TODAY IN HISTORY: The first internationally recognized population exchange is signed by Greeks and Turks

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January 30, 2018 – Fort Russ News – Paul Antonopoulos – First published by Greek Genocide Resource Center.

ATHENS, Greece – The fate of the Greeks of the Ottoman Empire was decided at Lausanne on the 30th of January 1923 when Greek and Turkish leaders signed what’s known as the Convention Concerning the Exchange of Greek and Turkish Populations. 

It was the first time in history that the international community accepted and imposed an uprooting. The compulsory exchange was based on religion and involved the expulsion of Greek Orthodox (Rum) Christians who were living in Turkey and for Muslims who were living in Greece.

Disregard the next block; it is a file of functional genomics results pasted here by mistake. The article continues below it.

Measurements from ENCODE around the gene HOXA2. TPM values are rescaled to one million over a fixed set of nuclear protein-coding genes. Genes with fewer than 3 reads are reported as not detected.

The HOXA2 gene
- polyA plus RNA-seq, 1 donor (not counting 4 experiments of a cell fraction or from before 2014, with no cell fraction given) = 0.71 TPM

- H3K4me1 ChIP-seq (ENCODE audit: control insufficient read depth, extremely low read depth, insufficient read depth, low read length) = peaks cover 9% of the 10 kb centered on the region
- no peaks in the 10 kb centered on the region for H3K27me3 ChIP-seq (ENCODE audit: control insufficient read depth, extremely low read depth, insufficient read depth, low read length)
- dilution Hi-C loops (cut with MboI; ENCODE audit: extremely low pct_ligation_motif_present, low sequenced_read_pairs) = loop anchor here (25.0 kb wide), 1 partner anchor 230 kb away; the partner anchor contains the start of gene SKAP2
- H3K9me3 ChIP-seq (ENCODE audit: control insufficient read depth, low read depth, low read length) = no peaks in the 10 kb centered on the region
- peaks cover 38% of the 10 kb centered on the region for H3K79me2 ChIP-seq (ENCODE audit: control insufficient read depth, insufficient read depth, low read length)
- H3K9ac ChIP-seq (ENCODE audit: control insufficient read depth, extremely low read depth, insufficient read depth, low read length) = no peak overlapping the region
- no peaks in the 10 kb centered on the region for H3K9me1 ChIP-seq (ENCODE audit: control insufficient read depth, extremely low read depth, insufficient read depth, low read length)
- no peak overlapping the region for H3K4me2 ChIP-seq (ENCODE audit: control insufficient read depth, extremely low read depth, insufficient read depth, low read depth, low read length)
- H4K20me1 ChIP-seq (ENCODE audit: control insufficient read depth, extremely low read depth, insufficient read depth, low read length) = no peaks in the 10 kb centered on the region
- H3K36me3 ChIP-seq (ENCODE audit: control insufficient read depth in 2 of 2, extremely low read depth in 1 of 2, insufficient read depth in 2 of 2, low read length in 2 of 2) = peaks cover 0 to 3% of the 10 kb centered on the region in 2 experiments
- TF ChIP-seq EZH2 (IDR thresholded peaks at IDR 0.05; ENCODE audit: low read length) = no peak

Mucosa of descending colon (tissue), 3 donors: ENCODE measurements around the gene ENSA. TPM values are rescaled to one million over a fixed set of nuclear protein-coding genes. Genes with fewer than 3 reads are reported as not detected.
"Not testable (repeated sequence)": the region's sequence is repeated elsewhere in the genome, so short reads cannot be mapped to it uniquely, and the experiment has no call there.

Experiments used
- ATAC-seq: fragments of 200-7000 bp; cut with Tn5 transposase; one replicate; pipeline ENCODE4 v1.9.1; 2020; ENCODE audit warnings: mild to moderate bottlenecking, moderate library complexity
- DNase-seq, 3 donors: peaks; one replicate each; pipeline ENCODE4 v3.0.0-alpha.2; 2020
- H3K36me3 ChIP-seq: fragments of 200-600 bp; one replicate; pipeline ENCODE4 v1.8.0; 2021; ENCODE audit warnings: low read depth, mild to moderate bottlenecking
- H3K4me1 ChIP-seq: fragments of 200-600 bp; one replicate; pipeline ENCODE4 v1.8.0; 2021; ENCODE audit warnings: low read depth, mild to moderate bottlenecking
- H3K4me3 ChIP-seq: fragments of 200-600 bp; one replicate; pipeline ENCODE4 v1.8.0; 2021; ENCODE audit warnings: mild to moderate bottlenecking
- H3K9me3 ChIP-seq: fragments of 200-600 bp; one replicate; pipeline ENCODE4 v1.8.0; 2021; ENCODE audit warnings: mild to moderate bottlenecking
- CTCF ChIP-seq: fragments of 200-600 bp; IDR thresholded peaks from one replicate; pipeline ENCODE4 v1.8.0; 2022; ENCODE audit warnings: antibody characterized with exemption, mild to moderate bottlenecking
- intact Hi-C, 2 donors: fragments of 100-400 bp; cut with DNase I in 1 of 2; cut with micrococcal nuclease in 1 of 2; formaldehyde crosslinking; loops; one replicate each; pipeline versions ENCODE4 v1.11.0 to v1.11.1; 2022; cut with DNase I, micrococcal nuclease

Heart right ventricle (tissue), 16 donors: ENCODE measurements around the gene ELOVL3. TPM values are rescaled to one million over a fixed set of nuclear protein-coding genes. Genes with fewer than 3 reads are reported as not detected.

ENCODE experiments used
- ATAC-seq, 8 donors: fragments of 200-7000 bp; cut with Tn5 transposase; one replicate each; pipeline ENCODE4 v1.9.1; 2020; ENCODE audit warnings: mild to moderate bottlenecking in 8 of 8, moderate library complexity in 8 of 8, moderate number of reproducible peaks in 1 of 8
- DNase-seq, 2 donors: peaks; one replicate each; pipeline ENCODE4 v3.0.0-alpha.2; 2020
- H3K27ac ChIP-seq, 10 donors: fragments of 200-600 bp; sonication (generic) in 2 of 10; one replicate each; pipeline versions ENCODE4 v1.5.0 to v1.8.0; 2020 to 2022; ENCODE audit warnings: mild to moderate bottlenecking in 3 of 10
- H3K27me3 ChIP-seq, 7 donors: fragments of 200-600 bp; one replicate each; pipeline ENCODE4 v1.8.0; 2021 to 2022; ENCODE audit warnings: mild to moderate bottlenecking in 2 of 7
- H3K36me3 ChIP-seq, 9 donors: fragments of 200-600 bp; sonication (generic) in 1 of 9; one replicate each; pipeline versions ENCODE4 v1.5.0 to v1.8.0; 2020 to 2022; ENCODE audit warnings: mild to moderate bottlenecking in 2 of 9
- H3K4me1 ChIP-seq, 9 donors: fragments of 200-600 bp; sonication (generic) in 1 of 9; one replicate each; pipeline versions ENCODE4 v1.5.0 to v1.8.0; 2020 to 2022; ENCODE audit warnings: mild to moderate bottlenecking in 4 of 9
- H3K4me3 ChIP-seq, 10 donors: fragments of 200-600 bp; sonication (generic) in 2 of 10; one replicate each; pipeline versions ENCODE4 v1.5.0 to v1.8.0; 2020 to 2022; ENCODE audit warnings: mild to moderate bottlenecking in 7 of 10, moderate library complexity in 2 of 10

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While sources state a figure of approximately 1.3 million Greeks being exchanged for 355,000 Muslims, the actual number of Greeks expelled under the auspices of the convention was only 189,000. 

The remainder had already fled in scenes of indescribable panic following the Kemalist victory over the Greek Army when Kemalist forces committed numerous massacres throughout Turkey on defenseless Greek populations. 

The exchange excluded the Greeks of Istanbul and the Muslims of western Thrace. 

Pictured: Ismet Pasha (Turkey) signing the Convention on behalf of Turkey and Eleftherios Venizelos signing for Greece.

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